So you’ve made the decision to become a foster carer. Congratulations, it’s often this first step that is most difficult.

Caring for a child in need is one of the most rewarding things you will ever do, so you’re at the beginning of a very satisfying journey.

But with the decision made, what happens next?

As one of South Australia’s leading foster care providers, AnglicareSA is well equipped to support you through the next steps of the process – a three to five  month journey including of training, documentation and assessments.

I’m ready to become a foster carer – what next?

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Step 1:  Registering your interest in foster care

After your initial enquiry is received you will be sent a website link to watch a short information video online and complete a questionnaire. The questionnaire can also be completed manually on request.    

After returning your questionnaire, an assessment worker will be assigned to you to help complete the rest of the assessment process and support you through your whole foster care journey with us.

Step 2: Training

After you’ve registered your interest by watching the information video and returning your questionnaire, your assessment worker will enrol you in foster care training, which is provided free of charge by AnglicareSA.

Topics covered include creating safe environments for children and young people, kid’s safety, caring for infants and first aid. Not all of these topics are mandatory or necessary for all carers and are normally dependent on the foster care preferences you’ve put forward. If you have completed foster care training with another agency, your assessment worker will confirm if you may be exempted from some of this training.

Where possible, the training will take place in-person at one of AnglicareSA’s offices over a few days to a week, although due to COVID-19 the training can also now be delivered remotely if considered appropriate.


Step 3: Documentation

The next step in becoming a foster carer is for your assessment worker to visit your home to complete necessary paperwork. This includes documents such as a ‘Working with Children Check’, as well as providing information about your emotional, mental and physical capacity to foster care.  

Details about your home, including a house and yard plan, will need to be provided, as will a family history map which charts your close family and friendship networks, including regular visitors to your home.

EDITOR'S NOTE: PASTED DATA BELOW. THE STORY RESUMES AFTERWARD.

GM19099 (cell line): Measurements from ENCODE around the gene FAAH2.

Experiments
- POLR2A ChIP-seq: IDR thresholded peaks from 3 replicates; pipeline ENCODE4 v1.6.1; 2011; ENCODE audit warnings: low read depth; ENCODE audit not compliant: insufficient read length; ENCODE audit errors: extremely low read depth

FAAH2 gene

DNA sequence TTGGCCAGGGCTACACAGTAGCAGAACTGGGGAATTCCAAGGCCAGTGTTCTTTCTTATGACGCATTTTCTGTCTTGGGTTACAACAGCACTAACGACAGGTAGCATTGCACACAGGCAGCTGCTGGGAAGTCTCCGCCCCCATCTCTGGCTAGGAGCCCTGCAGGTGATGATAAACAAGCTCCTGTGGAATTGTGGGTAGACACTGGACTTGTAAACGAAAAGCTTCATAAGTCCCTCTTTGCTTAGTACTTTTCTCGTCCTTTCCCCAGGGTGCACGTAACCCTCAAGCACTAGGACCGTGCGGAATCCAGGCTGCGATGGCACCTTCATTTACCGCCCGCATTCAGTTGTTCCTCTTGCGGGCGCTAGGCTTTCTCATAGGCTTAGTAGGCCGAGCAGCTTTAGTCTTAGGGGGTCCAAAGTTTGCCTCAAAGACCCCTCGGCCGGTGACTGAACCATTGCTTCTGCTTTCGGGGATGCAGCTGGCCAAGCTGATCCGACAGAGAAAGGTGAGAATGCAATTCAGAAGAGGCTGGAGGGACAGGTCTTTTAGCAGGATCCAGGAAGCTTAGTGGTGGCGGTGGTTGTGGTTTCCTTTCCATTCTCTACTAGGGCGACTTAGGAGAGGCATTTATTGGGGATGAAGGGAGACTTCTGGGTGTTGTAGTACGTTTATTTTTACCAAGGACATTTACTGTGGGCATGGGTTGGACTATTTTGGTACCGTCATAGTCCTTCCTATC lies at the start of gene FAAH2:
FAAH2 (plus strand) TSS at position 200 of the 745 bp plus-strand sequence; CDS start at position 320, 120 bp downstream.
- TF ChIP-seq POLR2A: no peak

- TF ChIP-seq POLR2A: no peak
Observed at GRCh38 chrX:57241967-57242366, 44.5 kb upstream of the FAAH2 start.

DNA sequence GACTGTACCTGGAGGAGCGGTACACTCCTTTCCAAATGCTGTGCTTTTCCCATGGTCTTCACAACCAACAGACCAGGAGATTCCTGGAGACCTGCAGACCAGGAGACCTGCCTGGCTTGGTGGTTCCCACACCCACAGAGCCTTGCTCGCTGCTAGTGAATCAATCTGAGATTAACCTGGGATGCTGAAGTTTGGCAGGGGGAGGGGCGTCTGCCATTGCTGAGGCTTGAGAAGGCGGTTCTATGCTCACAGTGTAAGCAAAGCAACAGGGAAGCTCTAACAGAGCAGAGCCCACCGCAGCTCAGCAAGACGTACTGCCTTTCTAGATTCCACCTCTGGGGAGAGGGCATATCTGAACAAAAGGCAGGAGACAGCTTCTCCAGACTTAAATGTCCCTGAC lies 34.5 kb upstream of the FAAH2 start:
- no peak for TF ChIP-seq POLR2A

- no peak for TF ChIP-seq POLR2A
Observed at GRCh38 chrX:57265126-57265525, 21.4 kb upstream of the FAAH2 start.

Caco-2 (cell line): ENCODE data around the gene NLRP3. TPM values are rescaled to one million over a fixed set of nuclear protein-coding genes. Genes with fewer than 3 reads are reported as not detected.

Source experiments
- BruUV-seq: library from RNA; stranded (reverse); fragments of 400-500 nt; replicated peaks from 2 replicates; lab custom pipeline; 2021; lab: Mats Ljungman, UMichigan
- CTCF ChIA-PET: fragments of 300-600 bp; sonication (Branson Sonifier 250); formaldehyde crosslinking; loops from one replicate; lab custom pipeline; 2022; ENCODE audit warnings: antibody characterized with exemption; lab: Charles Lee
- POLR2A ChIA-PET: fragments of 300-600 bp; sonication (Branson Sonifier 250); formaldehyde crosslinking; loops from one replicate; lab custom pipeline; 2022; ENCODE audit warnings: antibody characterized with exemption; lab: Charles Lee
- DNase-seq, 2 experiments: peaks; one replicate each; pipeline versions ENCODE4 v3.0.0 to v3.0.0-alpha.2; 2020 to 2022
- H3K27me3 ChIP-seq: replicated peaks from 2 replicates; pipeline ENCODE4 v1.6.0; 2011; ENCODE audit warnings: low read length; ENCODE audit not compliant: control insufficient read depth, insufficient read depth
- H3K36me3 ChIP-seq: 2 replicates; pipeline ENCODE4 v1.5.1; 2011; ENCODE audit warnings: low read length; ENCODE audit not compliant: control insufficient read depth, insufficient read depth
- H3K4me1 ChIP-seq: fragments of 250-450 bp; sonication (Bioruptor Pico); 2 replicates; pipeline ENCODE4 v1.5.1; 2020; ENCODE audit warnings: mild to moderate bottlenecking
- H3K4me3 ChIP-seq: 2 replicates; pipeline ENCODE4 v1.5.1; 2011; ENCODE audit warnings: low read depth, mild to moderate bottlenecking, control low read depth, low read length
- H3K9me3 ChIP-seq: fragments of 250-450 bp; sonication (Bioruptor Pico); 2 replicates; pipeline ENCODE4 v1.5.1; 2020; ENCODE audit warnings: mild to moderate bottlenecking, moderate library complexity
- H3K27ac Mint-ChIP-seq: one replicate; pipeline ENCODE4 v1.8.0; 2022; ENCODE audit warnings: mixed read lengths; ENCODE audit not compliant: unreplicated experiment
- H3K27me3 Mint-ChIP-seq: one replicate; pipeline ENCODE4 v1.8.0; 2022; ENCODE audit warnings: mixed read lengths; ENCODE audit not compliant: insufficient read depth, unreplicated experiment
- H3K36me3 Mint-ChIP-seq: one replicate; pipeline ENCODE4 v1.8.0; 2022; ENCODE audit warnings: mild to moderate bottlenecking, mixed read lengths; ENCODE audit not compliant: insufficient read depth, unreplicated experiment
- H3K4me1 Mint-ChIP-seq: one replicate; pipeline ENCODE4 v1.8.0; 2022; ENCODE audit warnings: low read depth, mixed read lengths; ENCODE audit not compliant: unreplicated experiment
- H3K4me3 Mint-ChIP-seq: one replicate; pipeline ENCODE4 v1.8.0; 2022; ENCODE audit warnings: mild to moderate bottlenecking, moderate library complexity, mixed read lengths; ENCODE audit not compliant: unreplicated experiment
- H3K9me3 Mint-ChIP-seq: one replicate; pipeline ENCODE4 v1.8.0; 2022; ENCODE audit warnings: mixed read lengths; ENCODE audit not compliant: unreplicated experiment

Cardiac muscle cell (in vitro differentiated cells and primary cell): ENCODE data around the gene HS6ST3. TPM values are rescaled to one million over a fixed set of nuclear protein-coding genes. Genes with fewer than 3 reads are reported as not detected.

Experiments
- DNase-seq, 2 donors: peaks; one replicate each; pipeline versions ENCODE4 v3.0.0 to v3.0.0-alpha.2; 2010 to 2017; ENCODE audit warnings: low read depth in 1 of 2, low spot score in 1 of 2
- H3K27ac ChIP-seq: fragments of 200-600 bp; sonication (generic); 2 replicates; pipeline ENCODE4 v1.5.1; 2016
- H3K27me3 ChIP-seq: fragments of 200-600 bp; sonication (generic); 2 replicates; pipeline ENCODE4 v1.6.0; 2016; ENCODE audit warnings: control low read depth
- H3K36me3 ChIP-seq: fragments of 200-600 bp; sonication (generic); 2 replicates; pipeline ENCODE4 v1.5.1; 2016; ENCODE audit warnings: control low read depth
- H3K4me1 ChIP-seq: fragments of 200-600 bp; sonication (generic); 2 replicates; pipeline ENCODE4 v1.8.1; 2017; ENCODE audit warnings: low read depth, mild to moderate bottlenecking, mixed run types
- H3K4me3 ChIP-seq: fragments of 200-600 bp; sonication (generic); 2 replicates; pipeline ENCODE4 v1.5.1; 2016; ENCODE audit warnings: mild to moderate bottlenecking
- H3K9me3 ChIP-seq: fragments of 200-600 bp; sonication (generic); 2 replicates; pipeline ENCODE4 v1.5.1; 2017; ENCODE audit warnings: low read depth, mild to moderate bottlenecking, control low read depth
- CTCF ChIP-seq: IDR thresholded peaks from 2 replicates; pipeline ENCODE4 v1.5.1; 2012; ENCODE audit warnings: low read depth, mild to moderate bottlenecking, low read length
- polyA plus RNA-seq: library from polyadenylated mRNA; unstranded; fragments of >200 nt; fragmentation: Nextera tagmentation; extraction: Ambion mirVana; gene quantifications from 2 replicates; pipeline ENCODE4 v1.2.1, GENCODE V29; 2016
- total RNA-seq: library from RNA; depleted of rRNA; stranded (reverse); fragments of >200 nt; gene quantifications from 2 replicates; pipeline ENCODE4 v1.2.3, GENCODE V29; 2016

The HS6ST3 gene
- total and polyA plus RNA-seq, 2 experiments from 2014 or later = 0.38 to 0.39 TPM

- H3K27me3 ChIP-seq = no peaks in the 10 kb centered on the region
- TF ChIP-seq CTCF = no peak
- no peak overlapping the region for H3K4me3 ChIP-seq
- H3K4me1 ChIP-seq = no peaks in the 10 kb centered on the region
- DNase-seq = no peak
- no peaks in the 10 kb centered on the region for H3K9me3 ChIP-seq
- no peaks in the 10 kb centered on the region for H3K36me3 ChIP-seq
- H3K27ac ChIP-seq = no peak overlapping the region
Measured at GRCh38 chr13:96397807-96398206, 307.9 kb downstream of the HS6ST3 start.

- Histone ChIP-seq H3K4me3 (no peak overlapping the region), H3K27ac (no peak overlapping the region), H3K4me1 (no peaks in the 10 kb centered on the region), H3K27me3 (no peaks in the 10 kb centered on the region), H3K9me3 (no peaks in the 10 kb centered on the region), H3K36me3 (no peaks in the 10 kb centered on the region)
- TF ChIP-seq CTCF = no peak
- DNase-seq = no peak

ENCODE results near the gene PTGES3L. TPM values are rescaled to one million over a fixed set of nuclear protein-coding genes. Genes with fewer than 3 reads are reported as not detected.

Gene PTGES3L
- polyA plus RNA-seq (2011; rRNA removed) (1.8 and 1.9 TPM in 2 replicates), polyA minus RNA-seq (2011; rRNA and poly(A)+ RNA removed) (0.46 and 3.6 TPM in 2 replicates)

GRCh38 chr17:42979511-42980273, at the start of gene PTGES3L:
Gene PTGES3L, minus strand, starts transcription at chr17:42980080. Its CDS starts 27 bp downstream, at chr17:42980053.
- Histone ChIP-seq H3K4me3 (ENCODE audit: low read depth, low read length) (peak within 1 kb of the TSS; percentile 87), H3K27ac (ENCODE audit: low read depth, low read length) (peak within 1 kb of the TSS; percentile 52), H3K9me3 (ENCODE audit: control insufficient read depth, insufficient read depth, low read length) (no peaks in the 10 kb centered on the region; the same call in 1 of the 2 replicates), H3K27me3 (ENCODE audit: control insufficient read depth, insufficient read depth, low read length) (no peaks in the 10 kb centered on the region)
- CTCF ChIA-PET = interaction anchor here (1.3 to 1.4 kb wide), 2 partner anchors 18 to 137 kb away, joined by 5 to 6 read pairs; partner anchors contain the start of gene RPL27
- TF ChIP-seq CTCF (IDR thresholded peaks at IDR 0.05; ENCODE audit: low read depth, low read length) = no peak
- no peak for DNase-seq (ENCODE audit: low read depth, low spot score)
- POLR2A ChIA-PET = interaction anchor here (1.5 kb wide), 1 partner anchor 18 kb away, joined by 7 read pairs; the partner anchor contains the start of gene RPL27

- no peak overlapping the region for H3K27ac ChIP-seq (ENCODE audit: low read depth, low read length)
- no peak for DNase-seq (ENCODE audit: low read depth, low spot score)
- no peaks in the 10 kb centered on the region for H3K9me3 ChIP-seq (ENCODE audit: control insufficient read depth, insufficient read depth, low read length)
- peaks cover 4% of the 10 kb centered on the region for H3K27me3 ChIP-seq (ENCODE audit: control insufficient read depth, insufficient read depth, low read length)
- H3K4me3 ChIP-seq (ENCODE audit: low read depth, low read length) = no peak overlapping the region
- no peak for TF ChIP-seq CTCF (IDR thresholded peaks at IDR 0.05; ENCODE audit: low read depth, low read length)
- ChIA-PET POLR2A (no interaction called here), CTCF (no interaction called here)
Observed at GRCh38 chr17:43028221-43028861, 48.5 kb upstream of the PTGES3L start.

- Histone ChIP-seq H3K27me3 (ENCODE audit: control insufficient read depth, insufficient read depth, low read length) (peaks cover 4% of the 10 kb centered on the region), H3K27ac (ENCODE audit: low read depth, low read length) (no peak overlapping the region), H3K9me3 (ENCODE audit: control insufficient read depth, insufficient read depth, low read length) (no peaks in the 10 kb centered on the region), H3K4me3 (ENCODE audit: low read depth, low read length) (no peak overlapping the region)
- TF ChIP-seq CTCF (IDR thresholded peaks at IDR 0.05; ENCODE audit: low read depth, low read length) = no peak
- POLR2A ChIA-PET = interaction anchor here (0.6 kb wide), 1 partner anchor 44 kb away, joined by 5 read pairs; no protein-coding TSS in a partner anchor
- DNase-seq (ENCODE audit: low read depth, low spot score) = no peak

All of these contacts should be made aware that you are including their details on the application.  

You should be aware that some documentation will need to be completed by all members of your household, as well as regular visitors to your home or support people you have named.

Step 4: Assessment

The third and last step is to go through final home checks with your assessment worker. This may happen over a number of visits so they can evaluate how a foster child will fit with your family and to undertake a safety check of your home. Your assessor will also explore the Foster Care Competencies set by the Department of Child Protection.

There may be further home visits that are negotiated with you, and once these are complete, a report and recommendation will be submitted by the assessor to the Department of Child Protection.  

The Department’s Carer and Approval Unit (CARU) will then make the final decision on your approval.


What to expect when a child comes into your care

Once approved, you’re ready to take a child into your care. But what can you expect?

It’s difficult to answer that question as every situation and experience is very different. No matter what the situation, we are always there to support you and your family through your foster care journey. This includes regular contact with your AnglicareSA support worker, including a 24-hour telephone support service. We also hold regular events to connect our foster care community to share experience and support each other.  

Support levels are also tailored to the type of foster care you’re undertaking (immediate, short-term, respite, permanent or specialist), and the needs of the child you’re caring for.  

It’s important to understand that children in foster care may have ongoing emotional and behavioural needs, which may challenge you and your family at times.

It’s likely to be demanding and unpredictable at times, but hugely rewarding. It will make you a more well-rounded person, and incredibly proud at the crucial role you’re playing in the life of a child.

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Ready to become a foster carer? 

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